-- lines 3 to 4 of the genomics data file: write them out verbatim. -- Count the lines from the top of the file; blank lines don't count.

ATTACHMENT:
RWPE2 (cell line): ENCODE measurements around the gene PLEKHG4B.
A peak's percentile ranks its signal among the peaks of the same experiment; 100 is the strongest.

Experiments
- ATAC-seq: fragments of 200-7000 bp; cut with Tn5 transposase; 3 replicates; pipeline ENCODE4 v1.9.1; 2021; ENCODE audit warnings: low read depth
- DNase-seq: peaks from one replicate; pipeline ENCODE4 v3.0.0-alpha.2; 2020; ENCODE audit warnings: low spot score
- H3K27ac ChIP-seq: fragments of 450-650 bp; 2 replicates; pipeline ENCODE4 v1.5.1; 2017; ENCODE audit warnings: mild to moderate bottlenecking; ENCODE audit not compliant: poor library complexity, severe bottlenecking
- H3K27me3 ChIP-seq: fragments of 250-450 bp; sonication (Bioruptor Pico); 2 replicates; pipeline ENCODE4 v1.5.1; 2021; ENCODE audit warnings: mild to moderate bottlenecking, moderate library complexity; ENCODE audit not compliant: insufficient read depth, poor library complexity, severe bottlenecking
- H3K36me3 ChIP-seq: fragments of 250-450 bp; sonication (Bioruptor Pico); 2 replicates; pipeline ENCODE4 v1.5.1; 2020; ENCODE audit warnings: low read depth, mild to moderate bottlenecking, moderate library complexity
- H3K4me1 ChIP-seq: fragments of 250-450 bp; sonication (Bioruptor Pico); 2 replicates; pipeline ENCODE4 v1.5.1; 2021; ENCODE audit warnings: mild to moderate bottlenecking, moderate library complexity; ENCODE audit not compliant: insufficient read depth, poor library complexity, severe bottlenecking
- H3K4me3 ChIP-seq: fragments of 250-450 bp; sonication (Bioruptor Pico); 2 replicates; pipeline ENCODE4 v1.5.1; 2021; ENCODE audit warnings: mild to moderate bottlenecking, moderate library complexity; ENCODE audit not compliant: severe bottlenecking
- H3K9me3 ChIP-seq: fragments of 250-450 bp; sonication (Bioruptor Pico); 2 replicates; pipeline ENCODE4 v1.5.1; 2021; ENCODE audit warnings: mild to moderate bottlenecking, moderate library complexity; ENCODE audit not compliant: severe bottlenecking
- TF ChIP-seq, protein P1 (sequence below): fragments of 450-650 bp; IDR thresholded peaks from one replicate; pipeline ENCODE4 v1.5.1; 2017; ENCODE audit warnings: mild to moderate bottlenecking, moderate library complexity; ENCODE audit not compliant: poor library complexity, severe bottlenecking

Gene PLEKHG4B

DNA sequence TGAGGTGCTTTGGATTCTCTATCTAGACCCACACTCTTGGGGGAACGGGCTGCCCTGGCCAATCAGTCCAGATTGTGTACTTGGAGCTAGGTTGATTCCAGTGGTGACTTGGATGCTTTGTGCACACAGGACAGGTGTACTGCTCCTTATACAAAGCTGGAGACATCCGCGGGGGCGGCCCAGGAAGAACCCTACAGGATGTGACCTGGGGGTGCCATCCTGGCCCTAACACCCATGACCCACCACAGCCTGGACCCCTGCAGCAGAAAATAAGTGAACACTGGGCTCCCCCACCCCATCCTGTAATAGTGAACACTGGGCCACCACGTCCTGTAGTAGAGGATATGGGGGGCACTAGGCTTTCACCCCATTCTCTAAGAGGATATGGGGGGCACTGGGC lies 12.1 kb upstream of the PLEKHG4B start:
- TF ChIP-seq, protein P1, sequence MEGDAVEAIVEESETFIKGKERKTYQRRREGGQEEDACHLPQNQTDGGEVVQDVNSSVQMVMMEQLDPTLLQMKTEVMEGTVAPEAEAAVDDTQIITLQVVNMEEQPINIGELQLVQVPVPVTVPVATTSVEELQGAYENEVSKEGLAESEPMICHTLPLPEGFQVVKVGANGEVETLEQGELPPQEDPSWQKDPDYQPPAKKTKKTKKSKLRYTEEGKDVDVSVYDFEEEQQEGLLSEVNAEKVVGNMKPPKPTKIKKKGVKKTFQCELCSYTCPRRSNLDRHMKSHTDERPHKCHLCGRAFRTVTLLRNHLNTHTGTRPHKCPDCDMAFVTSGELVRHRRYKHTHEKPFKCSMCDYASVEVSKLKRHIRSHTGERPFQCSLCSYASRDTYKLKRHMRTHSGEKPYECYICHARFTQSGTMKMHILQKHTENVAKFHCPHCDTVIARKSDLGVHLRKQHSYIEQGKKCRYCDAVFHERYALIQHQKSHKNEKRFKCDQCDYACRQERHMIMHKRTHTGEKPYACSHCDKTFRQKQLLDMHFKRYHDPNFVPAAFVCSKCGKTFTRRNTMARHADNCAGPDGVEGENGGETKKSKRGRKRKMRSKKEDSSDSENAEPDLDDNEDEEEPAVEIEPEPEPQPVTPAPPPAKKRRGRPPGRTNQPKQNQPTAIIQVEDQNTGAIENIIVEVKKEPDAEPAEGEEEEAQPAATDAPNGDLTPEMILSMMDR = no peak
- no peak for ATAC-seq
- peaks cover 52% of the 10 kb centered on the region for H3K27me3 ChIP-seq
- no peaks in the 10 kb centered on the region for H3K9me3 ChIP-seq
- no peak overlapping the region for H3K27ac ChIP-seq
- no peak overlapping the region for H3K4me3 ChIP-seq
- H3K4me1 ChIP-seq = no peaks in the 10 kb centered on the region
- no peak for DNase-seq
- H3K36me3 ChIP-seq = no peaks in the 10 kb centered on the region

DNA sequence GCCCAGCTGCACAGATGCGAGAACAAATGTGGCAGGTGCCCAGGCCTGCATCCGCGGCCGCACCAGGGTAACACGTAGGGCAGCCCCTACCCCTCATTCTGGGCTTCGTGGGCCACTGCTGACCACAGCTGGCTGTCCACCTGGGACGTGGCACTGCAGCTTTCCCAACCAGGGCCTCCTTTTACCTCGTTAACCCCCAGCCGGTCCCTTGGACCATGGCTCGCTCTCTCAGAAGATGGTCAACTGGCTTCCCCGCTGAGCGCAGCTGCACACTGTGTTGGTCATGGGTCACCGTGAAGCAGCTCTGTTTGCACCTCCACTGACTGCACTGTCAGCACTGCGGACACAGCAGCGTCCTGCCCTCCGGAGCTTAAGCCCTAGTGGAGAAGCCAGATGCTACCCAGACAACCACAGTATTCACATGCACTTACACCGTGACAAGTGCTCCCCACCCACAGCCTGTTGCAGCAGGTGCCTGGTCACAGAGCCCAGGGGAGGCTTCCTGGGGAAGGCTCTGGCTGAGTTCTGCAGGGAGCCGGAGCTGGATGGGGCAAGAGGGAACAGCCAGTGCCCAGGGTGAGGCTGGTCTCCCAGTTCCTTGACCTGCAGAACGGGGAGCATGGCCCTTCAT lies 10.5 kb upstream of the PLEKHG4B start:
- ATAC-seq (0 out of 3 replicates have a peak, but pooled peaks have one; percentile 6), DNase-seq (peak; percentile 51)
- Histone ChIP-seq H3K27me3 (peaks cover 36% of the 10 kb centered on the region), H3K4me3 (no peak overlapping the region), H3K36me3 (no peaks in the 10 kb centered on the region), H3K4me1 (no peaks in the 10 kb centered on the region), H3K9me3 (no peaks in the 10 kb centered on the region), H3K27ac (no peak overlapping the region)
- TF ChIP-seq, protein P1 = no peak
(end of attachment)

Experiments
- ATAC-seq: fragments of 200-7000 bp; cut with Tn5 transposase; 3 replicates; pipeline ENCODE4 v1.9.1; 2021; ENCODE audit warnings: low read depth